Premenstrual Syndrome PMS A (Anxiety)

PMS-A is the most common PMS symptom category and is related most strongly to an estrogen excess and progesterone deficiency in the luteal phase. Symptom ratings correspond to the raised serum estrogen levels, and serum estrogen to progesterone ratios give the best correlation. There is no significant correlation of symptoms with the decreased progesterone levels.

Estrogens appear to affect mood by suppressing type A-monoamine oxidase (MAO) while enhancing type B-MAO. These enzymes are involved in the oxidation of biogenic amines – norepinephrine, epinephrine, dopamine, and serotonin – which have significant effects on mood and behavior. The net effect of estrogen on these MAOs is to increase the levels of epinephrine, norepinephrine and serotonin (all normally deactivated by MAO-A) and decrease the levels of dopamine and phenylethylamine (both normally metabolized by MAO-B).

The effects of these changes on mood and behavior are well documented: epinephrine triggers anxiety; norepinephrine, hostility and irritability; serotonin, at high levels, nervous tension, drowsiness, palpitations, water retention and inability to concentrate and perform. Dopamine is believed to counteract these three amines by inducing a feeling of relaxation and increasing mental alertness. It is of interest to note that a decreased dopamine level in the hypothalamus is also believed to be central to the hormonal imbalances found in polycystic ovarian disease.

Estrogens also affect mood by competing for pyridoxal-5-phosphate binding sites, stimulating hepatic tryptophan pyrolase (shunting away from serotonin synthesis), and decreasing glucose tolerance.


Signs, symptoms & indicators of Premenstrual Syndrome PMS A (Anxiety)

Symptoms - Reproductive - Female Cycle  

Anxiety related to menstrual cycle


Irritability related to cycle


Mood swings during menstrual cycle

Conditions that suggest Premenstrual Syndrome PMS A (Anxiety)

Symptoms - Reproductive - Female Cycle  

Being/being post menopausal


Risk factors for Premenstrual Syndrome PMS A (Anxiety)



Yeast / Candida

Some researchers suggest systemic candida overgrowth may trigger PMS symptoms by activating an autoimmune response to sex hormones such as estrogen. The normal rise and decline of estrogen in the female monthly cycle could help explain the periodic flare-ups and subsequent quieting of candida symptoms, which can be similar to those of PMS. For women experiencing PMS discomfort who also have a high Candida / Yeast score, treating the candida may improve PMS symptoms.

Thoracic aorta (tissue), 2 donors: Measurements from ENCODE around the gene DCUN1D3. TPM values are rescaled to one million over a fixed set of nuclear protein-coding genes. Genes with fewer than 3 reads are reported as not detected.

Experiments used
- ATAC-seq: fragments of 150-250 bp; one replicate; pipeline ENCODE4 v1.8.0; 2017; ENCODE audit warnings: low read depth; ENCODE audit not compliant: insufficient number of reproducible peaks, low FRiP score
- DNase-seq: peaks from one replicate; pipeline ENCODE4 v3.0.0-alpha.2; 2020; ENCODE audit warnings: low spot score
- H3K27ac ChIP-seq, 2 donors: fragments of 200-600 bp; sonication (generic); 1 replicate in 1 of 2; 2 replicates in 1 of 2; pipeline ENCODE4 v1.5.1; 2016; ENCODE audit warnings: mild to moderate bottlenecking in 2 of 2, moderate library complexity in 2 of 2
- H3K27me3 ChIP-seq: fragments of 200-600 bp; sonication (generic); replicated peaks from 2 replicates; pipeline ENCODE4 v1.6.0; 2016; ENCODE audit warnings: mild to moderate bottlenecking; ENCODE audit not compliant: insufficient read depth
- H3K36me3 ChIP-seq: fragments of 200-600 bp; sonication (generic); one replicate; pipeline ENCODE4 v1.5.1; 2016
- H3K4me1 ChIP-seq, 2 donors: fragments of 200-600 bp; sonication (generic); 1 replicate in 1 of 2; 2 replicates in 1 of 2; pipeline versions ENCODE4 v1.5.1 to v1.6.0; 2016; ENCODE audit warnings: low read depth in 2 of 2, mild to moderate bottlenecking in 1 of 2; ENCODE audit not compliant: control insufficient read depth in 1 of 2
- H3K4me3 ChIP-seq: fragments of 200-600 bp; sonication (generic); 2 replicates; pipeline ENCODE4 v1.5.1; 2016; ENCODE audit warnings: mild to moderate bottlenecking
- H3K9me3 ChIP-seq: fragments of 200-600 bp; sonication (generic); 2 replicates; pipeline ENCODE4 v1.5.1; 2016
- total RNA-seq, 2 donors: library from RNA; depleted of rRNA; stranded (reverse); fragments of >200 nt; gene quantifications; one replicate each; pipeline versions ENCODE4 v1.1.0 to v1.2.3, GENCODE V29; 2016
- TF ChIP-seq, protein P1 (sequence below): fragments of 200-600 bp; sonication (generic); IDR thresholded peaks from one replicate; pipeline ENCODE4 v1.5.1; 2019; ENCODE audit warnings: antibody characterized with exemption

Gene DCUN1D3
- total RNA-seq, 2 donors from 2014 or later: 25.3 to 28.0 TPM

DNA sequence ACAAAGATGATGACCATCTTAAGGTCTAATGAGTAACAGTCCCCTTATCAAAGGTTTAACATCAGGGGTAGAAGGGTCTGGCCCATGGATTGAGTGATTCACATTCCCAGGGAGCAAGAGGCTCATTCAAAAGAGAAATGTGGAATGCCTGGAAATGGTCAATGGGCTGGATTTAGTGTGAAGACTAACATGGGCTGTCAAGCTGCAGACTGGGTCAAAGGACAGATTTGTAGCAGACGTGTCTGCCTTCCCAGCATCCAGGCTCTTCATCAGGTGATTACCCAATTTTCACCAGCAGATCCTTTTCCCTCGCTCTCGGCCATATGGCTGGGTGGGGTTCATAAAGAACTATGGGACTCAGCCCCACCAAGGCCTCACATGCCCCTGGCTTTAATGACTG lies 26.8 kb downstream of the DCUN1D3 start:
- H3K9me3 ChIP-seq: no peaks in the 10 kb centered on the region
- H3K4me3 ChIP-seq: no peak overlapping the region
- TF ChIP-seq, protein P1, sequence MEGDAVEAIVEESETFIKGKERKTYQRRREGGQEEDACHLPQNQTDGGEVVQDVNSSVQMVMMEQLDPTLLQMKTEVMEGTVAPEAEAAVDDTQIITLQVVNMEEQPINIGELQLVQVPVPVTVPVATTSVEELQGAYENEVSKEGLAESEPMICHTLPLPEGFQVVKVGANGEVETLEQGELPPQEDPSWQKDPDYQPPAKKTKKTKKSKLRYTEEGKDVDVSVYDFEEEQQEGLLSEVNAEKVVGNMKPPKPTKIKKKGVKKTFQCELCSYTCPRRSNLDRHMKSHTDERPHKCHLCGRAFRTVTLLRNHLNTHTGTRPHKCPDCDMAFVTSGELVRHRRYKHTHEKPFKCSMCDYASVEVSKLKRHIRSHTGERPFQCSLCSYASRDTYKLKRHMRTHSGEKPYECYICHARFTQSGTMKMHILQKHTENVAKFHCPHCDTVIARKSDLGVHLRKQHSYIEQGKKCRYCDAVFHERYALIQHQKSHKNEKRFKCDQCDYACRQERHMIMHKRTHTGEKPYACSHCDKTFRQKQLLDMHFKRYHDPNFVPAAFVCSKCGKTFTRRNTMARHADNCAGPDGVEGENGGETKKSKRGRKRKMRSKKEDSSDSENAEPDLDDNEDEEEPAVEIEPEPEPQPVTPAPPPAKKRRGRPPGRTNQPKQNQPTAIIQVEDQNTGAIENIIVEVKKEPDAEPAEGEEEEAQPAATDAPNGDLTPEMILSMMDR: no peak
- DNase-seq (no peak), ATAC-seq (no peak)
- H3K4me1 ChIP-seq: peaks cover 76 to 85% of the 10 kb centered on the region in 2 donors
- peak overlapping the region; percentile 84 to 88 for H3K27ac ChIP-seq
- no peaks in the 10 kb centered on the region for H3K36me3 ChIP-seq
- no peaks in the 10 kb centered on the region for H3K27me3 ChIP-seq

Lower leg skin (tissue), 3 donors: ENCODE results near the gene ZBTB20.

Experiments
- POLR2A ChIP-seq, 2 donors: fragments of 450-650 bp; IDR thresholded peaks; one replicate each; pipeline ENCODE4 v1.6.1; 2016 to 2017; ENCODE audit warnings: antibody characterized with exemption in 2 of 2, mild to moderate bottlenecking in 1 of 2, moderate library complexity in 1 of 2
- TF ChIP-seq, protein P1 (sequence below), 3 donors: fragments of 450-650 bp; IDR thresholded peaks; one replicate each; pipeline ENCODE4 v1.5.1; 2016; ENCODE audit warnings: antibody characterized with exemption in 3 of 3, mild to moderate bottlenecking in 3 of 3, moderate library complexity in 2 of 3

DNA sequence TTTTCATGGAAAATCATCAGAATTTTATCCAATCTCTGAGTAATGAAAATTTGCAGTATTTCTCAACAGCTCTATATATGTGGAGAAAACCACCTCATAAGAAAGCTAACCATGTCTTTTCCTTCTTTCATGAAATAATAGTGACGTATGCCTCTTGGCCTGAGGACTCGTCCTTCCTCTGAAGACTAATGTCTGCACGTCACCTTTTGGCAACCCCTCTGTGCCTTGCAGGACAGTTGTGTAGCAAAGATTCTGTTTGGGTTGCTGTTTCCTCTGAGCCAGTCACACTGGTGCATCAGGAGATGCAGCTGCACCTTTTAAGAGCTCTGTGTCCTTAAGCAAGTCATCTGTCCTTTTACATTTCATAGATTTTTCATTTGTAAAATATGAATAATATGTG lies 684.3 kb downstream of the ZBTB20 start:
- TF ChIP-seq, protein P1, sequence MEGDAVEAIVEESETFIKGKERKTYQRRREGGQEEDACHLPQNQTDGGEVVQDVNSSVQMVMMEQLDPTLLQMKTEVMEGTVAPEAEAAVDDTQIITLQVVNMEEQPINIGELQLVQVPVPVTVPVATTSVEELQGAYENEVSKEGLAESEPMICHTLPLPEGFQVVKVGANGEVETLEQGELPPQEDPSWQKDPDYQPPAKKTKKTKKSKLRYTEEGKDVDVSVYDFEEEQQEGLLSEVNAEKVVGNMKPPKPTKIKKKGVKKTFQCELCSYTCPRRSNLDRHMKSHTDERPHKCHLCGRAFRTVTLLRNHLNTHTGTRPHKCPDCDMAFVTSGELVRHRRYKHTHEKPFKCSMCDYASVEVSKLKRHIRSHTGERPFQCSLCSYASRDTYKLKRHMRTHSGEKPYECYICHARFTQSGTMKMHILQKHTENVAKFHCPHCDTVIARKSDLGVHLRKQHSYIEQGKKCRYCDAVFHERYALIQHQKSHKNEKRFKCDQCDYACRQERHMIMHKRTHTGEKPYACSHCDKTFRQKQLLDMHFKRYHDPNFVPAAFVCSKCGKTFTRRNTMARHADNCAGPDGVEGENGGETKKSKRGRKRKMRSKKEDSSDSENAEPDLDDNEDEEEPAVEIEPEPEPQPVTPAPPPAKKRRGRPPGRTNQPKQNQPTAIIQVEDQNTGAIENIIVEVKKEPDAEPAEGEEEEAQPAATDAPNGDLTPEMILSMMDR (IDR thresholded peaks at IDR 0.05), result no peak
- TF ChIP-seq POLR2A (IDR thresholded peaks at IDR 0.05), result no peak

Recommendations for Premenstrual Syndrome PMS A (Anxiety)

Amino Acid / Protein  

Theanine (L-Theanine)

Theanine (100-200mg daily) can induce a state of relaxation and have a continuous mood-elevating effect.



Vitamin B6 (Pyridoxine)

In one study, women received 50mg per day of vitamin B6 or a placebo for 3 months. Symptoms amongst these women included depression, irritability, tiredness, headache, breast tenderness and swollen abdomen/hands. At this dose depression, irritability and tiredness were the only symptoms to respond and they were reduced by 50%. [Gynecol Obstet Invest 1997;43(2): 120-124]



Strong or generally accepted link
Proven definite or direct link
Strongly counter-indicative
May do some good
Likely to help
Highly recommended


Premenstrual Syndrome

PMS consists of various physical and/or emotional symptoms that occur in the second half of the menstrual cycle, after ovulation. The symptoms begin about midcycle, are generally the most intense during the last seven days before menstruation and include: acne; backache; bloating; fatigue; headache; sore breasts; changes in sexual desire; depression; difficulty concentrating; difficulty handling stress; irritability; tearfulness.


One of the female sex hormones produced by the ovaries.